With the rising awareness about animal cruelty, people of this day and age are starting to question the source of the goods and products they consume. Correspondingly, there is more spotlight over the luxurious fashion market regarding the inhumane processes of skinning animals to produce high-end leather material. Here are six natural fibre materials which can replicate and may replace leather in the future without inflicting harm on animals.
1. Cork leather
The wooden colour tone provides an earthy and bohemian-chic vibe to accessories that are made with cork leather. The fabric comes from thin cork shavings from the bark of a cork oak tree. It is durable and versatile and is resistant to water and stains.
Purchase a variety of high-quality and beautiful cork products here on Etsy.
2. Mushroom leather
Resembling a softer version of suede, this biodegradable vegan fabric known as MuSkin is made from mushroom caps. The mushroom production waste couples with hemp or linen fibres to produce a durable and flexible matrix.
Purchase different sized samples of the MuSkin here on LifeMaterials.
3. Kombucha leather
You no longer will be drinking kombucha tea only. You can dry and stretch out the mixture of the yeast and bacteria found in this fermented tea to obtain a sustainable byproduct for garments. Although the durability is still in the works, the ever-advancing technology is surely going to tackle this current shortcoming.
4. Lab-grown leather
While the process of raising an animal to tanning its skin to make leather can take years, scientists have produced the same by-product within just two weeks—in a lab. Modern Meadow is a start-up which uses animal skin cells that produce collagen to grow leather. The first result was achieved four years ago and will soon be available for consumer purchase as well.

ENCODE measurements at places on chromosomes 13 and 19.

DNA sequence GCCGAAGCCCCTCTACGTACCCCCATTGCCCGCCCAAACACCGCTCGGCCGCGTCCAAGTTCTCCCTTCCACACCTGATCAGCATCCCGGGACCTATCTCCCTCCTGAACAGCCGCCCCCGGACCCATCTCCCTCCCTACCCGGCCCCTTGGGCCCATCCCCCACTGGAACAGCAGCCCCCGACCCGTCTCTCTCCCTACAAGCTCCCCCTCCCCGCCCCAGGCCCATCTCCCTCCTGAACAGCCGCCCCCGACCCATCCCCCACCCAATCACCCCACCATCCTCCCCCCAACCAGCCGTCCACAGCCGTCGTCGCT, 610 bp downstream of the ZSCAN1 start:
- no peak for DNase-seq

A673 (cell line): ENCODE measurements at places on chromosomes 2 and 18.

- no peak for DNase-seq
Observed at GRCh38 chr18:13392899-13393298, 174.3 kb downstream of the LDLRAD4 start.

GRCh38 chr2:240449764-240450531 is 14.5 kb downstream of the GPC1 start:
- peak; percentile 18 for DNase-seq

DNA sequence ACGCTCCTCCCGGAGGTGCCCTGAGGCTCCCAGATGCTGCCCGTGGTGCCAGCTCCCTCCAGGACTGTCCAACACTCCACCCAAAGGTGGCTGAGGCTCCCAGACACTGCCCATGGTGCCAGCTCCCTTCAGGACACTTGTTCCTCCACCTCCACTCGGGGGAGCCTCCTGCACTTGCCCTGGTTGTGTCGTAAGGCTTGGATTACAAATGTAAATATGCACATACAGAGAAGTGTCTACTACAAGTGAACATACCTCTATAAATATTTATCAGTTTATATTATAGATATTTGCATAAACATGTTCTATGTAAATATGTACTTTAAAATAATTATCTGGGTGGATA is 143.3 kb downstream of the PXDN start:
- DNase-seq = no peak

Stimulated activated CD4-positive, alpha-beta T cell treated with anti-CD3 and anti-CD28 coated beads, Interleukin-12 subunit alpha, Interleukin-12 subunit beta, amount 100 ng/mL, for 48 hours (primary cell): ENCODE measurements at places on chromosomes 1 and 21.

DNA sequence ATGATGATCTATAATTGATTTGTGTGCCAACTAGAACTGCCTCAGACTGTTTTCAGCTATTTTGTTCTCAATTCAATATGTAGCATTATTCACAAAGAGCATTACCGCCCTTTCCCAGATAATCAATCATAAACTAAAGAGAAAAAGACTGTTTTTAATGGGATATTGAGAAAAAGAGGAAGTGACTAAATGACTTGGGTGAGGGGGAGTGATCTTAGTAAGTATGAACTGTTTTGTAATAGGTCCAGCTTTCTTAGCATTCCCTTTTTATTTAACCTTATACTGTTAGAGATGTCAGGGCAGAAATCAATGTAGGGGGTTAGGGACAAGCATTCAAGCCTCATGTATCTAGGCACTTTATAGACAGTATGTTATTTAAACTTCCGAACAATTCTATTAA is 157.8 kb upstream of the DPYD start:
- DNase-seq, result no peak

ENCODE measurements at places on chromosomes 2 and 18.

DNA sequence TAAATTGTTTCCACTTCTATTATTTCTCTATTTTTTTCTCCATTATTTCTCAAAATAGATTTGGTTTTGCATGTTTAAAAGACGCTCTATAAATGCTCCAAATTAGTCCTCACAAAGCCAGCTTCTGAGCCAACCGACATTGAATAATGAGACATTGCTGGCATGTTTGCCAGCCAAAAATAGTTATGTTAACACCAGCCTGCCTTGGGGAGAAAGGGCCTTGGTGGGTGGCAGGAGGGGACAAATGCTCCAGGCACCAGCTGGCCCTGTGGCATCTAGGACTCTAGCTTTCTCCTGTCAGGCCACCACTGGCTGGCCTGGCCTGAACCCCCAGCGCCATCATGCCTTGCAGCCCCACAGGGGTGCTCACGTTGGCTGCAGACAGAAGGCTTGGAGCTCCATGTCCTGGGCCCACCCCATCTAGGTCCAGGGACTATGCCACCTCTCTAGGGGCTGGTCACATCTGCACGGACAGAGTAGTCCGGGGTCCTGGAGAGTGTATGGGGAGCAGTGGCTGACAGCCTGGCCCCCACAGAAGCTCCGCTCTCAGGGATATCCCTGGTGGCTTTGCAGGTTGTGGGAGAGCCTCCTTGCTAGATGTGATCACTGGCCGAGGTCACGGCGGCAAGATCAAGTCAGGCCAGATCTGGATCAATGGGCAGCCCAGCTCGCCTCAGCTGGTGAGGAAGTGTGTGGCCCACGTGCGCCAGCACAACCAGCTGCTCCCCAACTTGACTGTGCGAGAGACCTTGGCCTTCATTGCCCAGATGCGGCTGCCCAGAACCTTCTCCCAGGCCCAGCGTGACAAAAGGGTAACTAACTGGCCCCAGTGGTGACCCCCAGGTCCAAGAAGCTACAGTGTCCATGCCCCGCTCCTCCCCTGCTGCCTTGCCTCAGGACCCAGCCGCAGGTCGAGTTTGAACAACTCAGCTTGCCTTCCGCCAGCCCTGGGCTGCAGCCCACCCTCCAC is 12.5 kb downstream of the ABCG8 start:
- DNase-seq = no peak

5. Pineapple leather
Yeap, you heard it, and it is already a thing. Pineapple leather is made from the fibres of the tropical fruit’s leaves. They are durable and biodegradable, as well as of a low cost. During a business trip to the Philippines, Spanish designer Carmen Hijosa came across barong talong, a Filipino shirt made with pineapple leaves fibres. Five years of research later, Piñatex was created.
Renowned brand Puma has already been involved in using this sustainable alternative to produce some of its shoes.
6. Wine leather
This combination screams elegance and regality. Wine leather is made from grape skin and seed fibres, causing zero harm to animals in its making. This form of leather alternative is highly sustainable because 26 billion litres of wine is produced annually.
Architect Gianpiero Tessitore will launch his wine leather garments in October in Milan.
Written by: Sumichhya Gurung